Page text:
School’s out or almost out and you have dozens of papers, artwork pieces, and school supplies coming home. Backpacks are entering the threshold of your houses full each day from school. From pottery to math worksheets, you are getting to see your child’s work. It’s hard to keep up during the school year with all the incoming paper but even more difficult at the end of the year when teachers are emptying out their classrooms and we become the recipients of all that schoolwork. So, what do you do?
Do you save every masterpiece?
Do you hang up every test?
Do you display your child’s diorama?
Yes, to all the above. You might say, why in the world would I keep all of it? I thought this blog was going to help me let go. We are but before you do, please read more.
This is a great time to work alongside your child and help them through this process too. Take the opportunity to talk through it all with your child. Teach them, don’t just through things out without them knowing. Help them to let go and you’ll learn that it could help you too.
First, gather all the items from the school year. Second, categorize items 1 of 2 ways. 1 way is to separate by subject or to put it in piles of keep, trash, give to grandparents. The third step is to start making decisions. Some questions you might ask yourself and your child to help guide you are, will this matter in 1 year, do we need this for future schooling for reference, do I like it, would my grandparents enjoy this? Check out this blog post from July 2022 for a 4 step process.
You have gone through all the paperwork and projects and the keep is TOO big. Don’t be discouraged. Sometimes when you see that piece of art from kindergarten a few years later you may be ready to let it go and your kids will surprise you, they will probably be ready to let go too. Here are some ideas to help you address all the keep and remember with time you may be able to let go of more but don’t beat yourself up. It takes time and practice.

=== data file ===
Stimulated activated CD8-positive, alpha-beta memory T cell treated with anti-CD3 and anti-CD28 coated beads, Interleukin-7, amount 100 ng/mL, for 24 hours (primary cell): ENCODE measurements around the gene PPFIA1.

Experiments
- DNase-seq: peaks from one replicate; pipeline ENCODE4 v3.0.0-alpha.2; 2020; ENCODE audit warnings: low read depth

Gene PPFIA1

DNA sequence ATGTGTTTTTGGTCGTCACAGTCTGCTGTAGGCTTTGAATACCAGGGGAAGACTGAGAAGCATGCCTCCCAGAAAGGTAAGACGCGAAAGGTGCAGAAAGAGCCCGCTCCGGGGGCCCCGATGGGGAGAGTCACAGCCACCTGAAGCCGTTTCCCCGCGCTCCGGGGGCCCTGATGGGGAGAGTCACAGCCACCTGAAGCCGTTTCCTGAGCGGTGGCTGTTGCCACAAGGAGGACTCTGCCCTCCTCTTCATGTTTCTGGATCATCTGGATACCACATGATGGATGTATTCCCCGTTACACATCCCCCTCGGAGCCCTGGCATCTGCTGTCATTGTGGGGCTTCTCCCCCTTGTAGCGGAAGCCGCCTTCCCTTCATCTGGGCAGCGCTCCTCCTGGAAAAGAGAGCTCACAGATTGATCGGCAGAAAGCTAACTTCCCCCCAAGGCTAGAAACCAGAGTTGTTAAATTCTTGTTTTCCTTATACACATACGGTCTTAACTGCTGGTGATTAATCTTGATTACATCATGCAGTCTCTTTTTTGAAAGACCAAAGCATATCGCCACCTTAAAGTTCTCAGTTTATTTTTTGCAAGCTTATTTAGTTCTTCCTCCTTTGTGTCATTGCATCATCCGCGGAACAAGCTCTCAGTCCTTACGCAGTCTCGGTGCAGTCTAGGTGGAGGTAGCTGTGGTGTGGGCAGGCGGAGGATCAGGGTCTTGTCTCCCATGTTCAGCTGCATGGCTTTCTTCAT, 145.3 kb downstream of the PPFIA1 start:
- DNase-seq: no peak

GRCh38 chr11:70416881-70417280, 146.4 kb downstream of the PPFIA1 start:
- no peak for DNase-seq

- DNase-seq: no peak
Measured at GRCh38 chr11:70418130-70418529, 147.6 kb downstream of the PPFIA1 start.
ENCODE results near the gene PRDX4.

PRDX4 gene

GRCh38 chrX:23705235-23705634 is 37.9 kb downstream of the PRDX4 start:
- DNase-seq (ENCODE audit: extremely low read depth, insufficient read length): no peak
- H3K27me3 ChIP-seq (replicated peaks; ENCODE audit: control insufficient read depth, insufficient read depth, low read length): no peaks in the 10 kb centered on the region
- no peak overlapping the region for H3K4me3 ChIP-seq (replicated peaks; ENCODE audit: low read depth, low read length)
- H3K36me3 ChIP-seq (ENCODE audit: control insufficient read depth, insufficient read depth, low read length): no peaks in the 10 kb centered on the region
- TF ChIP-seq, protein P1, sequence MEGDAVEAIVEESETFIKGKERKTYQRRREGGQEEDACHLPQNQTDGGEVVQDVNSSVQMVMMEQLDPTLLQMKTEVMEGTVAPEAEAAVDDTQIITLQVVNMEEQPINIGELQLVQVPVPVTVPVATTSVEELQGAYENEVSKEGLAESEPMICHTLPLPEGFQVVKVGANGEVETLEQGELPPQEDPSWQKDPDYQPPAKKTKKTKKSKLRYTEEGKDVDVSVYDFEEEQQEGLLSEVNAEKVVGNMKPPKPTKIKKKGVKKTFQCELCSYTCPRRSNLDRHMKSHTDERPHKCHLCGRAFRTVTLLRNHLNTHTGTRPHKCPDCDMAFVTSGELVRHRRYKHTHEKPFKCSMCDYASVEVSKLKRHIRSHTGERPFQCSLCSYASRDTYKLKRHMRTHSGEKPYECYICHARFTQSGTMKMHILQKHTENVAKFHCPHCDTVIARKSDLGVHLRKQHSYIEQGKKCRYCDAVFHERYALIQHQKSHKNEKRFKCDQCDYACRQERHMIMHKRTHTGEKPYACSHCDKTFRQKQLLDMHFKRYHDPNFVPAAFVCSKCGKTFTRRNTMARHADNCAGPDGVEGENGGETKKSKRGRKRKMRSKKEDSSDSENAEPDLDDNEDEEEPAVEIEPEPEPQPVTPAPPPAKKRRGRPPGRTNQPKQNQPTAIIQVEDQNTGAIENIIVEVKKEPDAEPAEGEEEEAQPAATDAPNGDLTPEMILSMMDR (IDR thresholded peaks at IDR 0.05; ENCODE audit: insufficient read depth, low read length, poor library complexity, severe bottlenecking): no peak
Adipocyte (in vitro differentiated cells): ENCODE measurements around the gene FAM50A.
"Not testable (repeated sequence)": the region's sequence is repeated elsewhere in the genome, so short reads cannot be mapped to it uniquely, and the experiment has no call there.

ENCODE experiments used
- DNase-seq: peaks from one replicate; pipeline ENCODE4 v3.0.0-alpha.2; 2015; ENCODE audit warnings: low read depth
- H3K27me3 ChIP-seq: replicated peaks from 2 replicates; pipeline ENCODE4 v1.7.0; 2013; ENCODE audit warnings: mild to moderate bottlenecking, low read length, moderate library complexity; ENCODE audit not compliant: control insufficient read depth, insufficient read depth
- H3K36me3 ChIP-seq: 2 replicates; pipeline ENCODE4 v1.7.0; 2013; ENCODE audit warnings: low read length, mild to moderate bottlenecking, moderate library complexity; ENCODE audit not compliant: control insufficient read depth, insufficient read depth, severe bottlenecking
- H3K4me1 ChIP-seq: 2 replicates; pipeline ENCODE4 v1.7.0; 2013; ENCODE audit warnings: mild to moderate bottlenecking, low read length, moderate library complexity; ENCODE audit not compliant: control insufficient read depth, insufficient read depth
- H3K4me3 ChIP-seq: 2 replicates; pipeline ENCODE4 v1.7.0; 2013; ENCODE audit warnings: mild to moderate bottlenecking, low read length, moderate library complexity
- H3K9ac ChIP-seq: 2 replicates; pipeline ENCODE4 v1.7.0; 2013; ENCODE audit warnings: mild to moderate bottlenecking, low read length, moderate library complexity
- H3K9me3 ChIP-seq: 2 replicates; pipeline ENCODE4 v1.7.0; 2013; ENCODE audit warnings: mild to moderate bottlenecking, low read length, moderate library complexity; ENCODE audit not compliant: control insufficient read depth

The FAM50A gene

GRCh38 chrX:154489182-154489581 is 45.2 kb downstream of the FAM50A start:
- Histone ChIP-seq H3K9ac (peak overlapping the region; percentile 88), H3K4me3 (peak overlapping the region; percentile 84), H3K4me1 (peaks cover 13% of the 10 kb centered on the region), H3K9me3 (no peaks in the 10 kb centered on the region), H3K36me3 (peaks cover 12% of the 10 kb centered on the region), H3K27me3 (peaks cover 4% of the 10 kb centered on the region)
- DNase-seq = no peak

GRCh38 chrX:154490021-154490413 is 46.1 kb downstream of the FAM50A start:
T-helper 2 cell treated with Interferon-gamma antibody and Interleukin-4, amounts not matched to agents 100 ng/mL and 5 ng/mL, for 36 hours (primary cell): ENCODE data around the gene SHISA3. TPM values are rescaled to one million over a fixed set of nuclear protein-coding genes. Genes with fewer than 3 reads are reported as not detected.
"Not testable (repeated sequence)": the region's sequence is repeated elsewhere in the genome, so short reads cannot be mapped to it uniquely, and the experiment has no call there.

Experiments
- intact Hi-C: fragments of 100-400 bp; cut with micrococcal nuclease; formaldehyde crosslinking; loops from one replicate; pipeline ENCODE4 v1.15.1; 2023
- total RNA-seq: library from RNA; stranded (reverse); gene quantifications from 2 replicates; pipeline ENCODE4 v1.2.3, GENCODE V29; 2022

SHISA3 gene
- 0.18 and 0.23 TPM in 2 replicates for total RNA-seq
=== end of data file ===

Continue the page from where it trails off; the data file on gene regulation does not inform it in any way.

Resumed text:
1. Find a place to hang your child’s creations. It can be the refrigerator, their bedroom, or a hallway with this cool set from Amazon - https://amzn.to/43gpjlY. Alternate what gets hung. Let your child take on the responsibility of putting new items on display. They will take ownership and maybe once they see the item has gotten recognition for a time, they will be ready to let go.
2. Make a book of your child’s pieces. You can go to this website, send your child’s artwork and they take photos and make a book for you, https://www.plumprint.com/. You can still have the memories but not all the clutter.
3. Take those handprints and/or footprints and put them on a mug or cup. Snap Fish is a great resource for this, www.snapfish.com. Grandparents enjoy gifts like this and now they have a memory they can enjoy more frequently without all the clutter.
4. Use your child’s own words and/or artwork and put it on a calendar. This is a nice gift for family that is long distance or that you don’t get to see often. www.Etsy.com is a great resource for this. They can enjoy their family member’s memories and you can enjoy it without all the clutter.
5. This one is probably my favorite, take all those t-shirts from sports, activities, and their younger years and put them in a blanket. This one your child can enjoy and reminisce about for years to come. Find someone local that can do this for you.
Finally, I’d like to say that letting go is hard and an important part of this process. Our kids are only with us for such a short time in comparison to their entire lives and we want to treasure all those memories. My hope is that you can do it well without all the clutter. You have got this and when you don’t, we at Cure the Clutter, have got you!
PS. There are some affiliate links in this blog.
PSS. Visit our 4 step plan to deal with paper here.